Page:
James Clerk Maxwell

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James Clerk Maxwell (13 June 1831 – 5 November 1879) was a Scottish[1] theoretical physicist and mathematician. His most prominent achievement was formulating classical electromagnetic theory. This united all previously unrelated observations, experiments and equations of electricity, magnetism and even optics into a consistent theory.[2] Maxwell's equations demonstrated that electricity, magnetism and even light are all manifestations of the same phenomenon, namely the electromagnetic field. Subsequently, all other classic laws or equations of these disciplines were simplified cases of Maxwell's equations. Maxwell's achievements concerning electromagnetism have been called the "second great unification in physics",[3] after the first one realised by Isaac Newton.

Maxwell demonstrated that electric and magnetic fields travel through space in the form of waves, and at the constant speed of light. In 1864 Maxwell wrote A Dynamical Theory of the Electromagnetic Field. It was with this that he first proposed that light was in fact undulations in the same medium that is the cause of electric and magnetic phenomena.[4] His work in producing a unified model of electromagnetism is one of the greatest advances in physics.

Maxwell also helped develop the Maxwell–Boltzmann distribution, which is a statistical means of describing aspects of the kinetic theory of gases. These two discoveries helped usher in the era of modern physics, laying the foundation for such fields as special relativity and quantum mechanics.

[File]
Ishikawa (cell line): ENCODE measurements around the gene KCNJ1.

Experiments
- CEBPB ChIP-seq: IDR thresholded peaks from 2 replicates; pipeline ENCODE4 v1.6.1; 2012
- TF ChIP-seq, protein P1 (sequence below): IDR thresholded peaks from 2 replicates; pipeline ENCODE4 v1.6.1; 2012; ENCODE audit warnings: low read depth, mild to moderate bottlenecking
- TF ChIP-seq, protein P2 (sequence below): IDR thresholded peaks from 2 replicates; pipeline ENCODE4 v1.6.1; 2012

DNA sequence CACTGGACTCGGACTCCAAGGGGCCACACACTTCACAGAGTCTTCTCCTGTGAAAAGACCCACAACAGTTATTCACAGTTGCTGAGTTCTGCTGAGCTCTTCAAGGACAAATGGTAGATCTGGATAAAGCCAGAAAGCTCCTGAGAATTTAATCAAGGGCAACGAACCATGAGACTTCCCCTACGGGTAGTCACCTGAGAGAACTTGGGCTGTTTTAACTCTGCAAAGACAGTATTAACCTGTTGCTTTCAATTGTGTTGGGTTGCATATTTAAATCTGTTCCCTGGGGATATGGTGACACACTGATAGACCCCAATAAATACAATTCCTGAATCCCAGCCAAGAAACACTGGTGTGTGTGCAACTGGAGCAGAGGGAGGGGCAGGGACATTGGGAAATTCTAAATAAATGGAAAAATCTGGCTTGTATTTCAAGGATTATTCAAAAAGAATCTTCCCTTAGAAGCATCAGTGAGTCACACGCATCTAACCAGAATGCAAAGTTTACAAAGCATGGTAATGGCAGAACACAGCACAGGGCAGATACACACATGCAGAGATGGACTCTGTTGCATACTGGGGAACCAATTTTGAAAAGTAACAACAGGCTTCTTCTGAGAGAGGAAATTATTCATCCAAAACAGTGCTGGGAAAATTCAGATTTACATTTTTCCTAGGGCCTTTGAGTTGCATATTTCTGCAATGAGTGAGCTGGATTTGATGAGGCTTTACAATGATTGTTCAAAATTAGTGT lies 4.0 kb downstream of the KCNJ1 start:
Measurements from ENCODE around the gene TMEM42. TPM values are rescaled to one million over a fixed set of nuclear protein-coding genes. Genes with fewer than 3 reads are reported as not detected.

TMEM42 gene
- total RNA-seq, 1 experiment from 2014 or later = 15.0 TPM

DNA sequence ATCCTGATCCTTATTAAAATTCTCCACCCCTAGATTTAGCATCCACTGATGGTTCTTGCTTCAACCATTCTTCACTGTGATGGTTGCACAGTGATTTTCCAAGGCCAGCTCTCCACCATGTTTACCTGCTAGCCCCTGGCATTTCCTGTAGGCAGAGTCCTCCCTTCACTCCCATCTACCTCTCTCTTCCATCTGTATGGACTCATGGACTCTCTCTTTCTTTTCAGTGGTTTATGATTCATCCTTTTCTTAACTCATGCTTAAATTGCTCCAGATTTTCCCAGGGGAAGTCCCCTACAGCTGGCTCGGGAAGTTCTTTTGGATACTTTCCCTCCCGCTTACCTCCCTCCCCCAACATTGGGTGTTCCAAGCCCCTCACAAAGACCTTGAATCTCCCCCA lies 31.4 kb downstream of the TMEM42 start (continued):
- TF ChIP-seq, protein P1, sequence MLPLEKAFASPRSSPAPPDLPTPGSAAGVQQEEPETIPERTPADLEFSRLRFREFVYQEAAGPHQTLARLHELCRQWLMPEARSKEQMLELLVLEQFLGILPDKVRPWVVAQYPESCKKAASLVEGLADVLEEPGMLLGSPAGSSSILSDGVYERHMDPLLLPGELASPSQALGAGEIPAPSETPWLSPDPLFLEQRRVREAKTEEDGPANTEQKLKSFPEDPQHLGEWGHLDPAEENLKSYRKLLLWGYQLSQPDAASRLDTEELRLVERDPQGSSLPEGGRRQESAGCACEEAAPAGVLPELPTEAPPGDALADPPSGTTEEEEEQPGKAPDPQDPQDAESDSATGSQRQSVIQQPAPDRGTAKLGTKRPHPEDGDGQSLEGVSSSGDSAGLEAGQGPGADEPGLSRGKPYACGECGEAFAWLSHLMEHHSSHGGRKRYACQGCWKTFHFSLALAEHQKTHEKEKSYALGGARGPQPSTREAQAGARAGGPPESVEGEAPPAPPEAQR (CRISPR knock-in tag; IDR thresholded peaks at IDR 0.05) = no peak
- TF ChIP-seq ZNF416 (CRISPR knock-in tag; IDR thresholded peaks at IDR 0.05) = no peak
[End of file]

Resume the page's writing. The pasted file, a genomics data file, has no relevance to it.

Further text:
Maxwell is also known for creating the first true colour photograph in 1861 and for his foundational work on the rigidity of rod-and-joint frameworks like those in many bridges.

Maxwell is considered by many physicists to be the 19th-century scientist who had the greatest influence on 20th-century physics. His contributions to the science are considered by many to be of the same magnitude as those of Isaac Newton and Albert Einstein.[5] In the millennium poll—a survey of the 100 most prominent physicists—Maxwell was voted the third greatest physicist of all time, behind only Newton and Einstein.[6] On the centennial of Maxwell's birthday, Einstein himself described Maxwell's work as the "most profound and the most fruitful that physics has experienced since the time of Newton."[7] Einstein kept a photograph of Maxwell on his study wall, alongside pictures of Michael Faraday and Newton.[8]

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